- 2004 - Ported to the Game Boy Advance as a Classic NES Series installment
- 2007 - Ported to the Virtual Console for the Wii
- 2011/2012 - Ported on select Nintendo 3DS units as an Ambassador Program title. In 2012, it was widely released as a 3DS Virtual Console title.
- 2013 - Ported to the Virtual Console for the Wii U
- 2014 - Included as a Masterpiece in Super Smash Bros. for Wii U
- 2016 - Released as one of the 30 games included on the NES Classic Edition and its Japanese counterpart, Nintendo Classic Mini: Family Computer.
- 2019 - Included as a playable title on the Nintendo Switch Online service. A "special save" was also released where Link starts his adventure with his ATTACK, MAGIC, and LIFE at level 8.
- 2021 - Included on Game & Watch: The Legend of Zelda as a playable title
Like the first game, Nintendo had to make some major changes to Zelda II: The Adventure of Link as they ported it to the Nintendo Entertainment System. As the Famicom Disk System has an additional sound chip from the Nintendo Entertainment System, some musical elements were eliminated, especially the title screen theme.
Zelda II: The Adventure of Link received a few minor changes on both the The Legend of Zelda: Collector's Edition compilation and the Classic NES Series port. The "No.3 Triforce" from the title screen intro was changed to read "third Triforce". The copyright date was altered to read "1987–2003 Nintendo" and "1987–2004 Nintendo" for the GameCube and Game Boy Advance ports respectively. The death animation removed the flashing colors to reduce the risk of seizures and replaced it with a solid red color. The text changes were not included in the Virtual Console ports, but the solid red death animation from the two earlier ports was retained.
Some other notable differences between the Famicom Disk System and Nintendo Entertainment System releases include:
- In the English release, the palaces each have different colors, whereas in the Famicom Disk System version all but the Great Palace are gray outside and in the boss room and either gray or teal for the rest. Additionally, new brickwork tiles were added for all except Parapa Palace and the Great Palace.
- The two dungeon bosses Carock and Barba have different sprites.
- The English release added an exclusive boss, Gooma, who is fought at the Palace on the Sea. In the Famicom Disk System release, Link instead fought Helmethead a second time.
- The Game Over screen of the English release shows a silhouette of Ganon from the chest up, with the text "Game Over/Return of Ganon", and a brief sound effect of evil laughter plays. In the Famicom Disk System, the Game Over screen is in plain black with the text "Return of Ganon/The End"; the message is accompanied by the same audio that plays in the Horsehead and Volvagia boss fights.
- There are some slight additions to the dungeons, as well as a handful of differences on the dungeons themselves.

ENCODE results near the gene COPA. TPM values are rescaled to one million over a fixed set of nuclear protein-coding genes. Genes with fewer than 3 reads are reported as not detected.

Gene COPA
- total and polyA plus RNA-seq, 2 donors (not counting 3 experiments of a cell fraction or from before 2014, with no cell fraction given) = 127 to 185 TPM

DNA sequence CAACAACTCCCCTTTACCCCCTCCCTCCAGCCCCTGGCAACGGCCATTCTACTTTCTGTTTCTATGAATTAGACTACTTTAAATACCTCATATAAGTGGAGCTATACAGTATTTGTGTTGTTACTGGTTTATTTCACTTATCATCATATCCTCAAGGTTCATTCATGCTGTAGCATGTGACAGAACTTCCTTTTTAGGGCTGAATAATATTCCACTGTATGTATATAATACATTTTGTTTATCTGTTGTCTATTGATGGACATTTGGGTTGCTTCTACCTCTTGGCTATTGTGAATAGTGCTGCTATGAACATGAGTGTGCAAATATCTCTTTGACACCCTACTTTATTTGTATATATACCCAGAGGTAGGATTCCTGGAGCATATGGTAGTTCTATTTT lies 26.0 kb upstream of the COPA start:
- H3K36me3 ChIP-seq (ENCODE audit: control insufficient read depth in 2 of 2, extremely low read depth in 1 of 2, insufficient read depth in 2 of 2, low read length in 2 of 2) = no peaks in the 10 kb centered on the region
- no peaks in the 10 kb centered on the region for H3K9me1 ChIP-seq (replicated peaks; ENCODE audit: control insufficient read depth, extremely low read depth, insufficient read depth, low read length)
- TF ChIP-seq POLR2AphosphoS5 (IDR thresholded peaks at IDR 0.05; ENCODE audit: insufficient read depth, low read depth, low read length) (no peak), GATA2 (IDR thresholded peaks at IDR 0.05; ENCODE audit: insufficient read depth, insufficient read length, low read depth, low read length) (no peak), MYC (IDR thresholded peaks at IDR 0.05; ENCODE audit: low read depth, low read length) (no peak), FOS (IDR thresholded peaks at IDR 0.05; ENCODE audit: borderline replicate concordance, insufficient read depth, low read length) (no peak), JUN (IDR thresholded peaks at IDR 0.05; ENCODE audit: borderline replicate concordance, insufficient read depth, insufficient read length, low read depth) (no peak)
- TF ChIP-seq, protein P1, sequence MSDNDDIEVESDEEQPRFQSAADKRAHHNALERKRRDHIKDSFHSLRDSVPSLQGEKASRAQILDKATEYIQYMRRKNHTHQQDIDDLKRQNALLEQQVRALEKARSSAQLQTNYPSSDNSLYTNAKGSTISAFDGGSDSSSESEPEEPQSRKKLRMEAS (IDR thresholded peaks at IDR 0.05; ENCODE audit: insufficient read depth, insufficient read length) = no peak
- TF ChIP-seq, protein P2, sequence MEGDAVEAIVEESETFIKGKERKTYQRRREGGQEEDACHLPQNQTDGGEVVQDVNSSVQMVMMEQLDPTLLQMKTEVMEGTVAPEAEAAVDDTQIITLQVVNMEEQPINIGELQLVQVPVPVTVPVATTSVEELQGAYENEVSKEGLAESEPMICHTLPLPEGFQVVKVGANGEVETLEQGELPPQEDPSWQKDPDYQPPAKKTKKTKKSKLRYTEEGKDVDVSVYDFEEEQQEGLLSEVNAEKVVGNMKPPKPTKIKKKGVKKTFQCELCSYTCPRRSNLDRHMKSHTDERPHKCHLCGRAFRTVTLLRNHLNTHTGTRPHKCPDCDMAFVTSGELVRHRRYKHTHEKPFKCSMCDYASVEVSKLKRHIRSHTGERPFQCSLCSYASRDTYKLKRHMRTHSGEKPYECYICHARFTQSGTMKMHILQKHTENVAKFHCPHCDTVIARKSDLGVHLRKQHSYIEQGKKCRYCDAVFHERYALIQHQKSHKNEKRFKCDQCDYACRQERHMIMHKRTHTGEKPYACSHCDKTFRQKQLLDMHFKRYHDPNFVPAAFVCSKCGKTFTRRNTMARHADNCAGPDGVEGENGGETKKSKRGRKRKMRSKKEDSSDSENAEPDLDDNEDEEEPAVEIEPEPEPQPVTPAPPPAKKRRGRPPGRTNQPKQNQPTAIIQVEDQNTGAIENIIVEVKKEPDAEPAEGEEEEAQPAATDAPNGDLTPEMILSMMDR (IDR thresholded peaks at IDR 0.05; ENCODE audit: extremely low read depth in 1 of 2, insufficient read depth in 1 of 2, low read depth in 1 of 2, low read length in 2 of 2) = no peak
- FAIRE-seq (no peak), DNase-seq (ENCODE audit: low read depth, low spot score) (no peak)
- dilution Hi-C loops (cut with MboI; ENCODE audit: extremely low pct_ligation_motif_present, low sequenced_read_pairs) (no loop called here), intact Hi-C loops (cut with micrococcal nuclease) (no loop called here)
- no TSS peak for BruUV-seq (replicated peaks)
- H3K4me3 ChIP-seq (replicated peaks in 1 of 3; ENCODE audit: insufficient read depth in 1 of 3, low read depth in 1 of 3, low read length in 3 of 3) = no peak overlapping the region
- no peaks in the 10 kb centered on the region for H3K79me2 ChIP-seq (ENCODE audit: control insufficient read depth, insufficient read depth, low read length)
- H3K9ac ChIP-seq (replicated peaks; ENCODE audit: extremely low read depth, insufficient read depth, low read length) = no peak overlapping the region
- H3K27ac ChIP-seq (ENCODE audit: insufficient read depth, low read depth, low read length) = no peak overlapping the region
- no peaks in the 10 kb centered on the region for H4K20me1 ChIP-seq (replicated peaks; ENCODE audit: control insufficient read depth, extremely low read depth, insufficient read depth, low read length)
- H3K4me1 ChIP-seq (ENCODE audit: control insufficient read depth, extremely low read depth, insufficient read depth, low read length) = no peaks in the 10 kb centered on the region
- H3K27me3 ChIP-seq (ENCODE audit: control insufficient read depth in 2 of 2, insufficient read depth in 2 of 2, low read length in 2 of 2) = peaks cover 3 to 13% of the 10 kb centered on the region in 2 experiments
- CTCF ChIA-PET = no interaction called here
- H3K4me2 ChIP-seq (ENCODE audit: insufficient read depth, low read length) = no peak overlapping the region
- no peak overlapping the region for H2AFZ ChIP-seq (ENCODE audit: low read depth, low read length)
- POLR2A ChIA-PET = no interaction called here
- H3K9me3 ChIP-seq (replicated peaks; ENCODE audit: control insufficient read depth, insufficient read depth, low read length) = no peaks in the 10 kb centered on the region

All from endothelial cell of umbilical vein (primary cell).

- The music that plays in encounter and passage areas differs between the two versions, with the Famicom Disk System having a short but menacing track that sounds similar to the boss theme, and the Nintendo Entertainment System having a longer, more adventuresome new composition.
- The overworld icons denoting monsters look different between the Famicom Disk System and Nintendo Entertainment System releases. In the Famicom Disk System release, the overworld monsters are represented by white and blue blobs, whose color denotes the difficulty of the encounter. The white and blue blobs were changed into a black Bit-like icon and a bipedal monster icon respectively.
- In the Famicom Disk System release, the red blobs represent an encounter with a Fairy. In the Nintendo Entertainment System release, its icon is replaced by a fairy itself.
- The spending of experience points is entirely different in the Famicom Disk System, as Link's three attributes cost the same, unlike the English release. The game is designed to promote balanced leveling, as the Famicom Disk System's saved game only allows the level attributes to go as high as whatever is set the lowest (e.g. if LIFE is at 5 and ATTACK is at 4, but MAGIC is at 1, then the saved game reflects all attributes as level 1), while still saving the data regarding crystals that have been placed and items that have been collected.
Like the first The Legend of Zelda, every person except Hiroshi Yamauchi is listed under a pseudonym. Shigeru Miyamoto and Takashi Tezuka are the only original The Legend of Zelda team members who also developed Zelda II: The Adventure of Link, retaining their role as the producer and the story writer respectively. The music was composed by Akito Nakatsuka instead of Koji Kondo.
Programmer: (misspelled as "Programer" in the end credits)
- For this game's image gallery, see Gallery:Zelda II: The Adventure of Link.
Names in other languages
Rinku no Bōken
|The Adventure of Link (subtitled "The Legend of Zelda 2" on the logo)|
- Zelda II: The Adventure of Link is the 100th game released for the Wii Virtual Console in Japan.
- Super Smash Bros. for Wii U Masterpieces
- Rocha, Garitt, and Nick von Esmarch. Playing With Power: Nintendo NES Classics. Page 170.
- Zelda II – The Adventure of Link director on how development started, title, difficulty, and more - Nintendo Everything
- Superplay Magazine interview (April 2003)
- Shigeru Miyamoto's 'Bad' Game - Kotaku